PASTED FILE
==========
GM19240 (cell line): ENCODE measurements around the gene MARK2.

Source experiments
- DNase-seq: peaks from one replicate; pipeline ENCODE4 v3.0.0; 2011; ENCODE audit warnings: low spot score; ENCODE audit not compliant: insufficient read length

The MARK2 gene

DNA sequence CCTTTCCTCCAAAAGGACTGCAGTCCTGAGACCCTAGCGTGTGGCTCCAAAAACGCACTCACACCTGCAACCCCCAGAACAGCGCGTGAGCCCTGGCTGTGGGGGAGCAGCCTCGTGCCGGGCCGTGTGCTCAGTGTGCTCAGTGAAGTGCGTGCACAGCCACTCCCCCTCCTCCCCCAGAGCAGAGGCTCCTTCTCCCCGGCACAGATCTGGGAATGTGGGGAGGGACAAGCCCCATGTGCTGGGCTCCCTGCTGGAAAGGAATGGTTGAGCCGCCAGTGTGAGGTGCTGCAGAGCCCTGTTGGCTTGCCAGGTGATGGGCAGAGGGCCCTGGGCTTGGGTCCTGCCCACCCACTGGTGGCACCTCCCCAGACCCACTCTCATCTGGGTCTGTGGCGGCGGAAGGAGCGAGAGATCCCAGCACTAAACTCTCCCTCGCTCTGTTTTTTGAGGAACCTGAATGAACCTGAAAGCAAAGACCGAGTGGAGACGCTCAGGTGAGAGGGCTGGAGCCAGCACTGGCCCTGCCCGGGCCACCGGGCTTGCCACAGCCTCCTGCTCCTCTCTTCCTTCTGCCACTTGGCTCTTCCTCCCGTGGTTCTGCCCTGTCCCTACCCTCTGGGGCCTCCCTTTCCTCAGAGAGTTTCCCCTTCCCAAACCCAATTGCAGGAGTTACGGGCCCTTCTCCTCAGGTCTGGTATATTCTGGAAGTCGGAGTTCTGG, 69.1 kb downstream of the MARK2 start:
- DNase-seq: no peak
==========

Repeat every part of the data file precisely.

GM19240 (cell line): ENCODE measurements around the gene MARK2.

Source experiments
- DNase-seq: peaks from one replicate; pipeline ENCODE4 v3.0.0; 2011; ENCODE audit warnings: low spot score; ENCODE audit not compliant: insufficient read length

The MARK2 gene

DNA sequence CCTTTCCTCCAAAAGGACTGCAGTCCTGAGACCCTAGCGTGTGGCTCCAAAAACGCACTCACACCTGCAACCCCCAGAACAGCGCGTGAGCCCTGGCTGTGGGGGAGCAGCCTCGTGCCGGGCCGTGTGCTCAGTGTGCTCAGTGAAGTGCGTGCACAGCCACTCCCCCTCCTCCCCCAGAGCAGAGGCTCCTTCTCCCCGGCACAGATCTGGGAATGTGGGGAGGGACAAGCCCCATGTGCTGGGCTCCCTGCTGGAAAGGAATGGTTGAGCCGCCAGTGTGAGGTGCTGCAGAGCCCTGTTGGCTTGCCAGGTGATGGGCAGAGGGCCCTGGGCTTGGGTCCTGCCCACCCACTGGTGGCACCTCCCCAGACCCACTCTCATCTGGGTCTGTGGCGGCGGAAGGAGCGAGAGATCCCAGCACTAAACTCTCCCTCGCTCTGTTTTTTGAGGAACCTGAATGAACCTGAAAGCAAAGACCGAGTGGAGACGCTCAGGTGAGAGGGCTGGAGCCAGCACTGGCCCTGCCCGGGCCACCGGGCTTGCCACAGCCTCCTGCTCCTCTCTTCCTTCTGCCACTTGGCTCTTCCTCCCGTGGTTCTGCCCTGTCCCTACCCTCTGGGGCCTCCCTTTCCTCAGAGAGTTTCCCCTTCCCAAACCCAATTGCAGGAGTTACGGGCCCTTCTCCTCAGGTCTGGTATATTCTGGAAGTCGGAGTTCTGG, 69.1 kb downstream of the MARK2 start:
- DNase-seq: no peak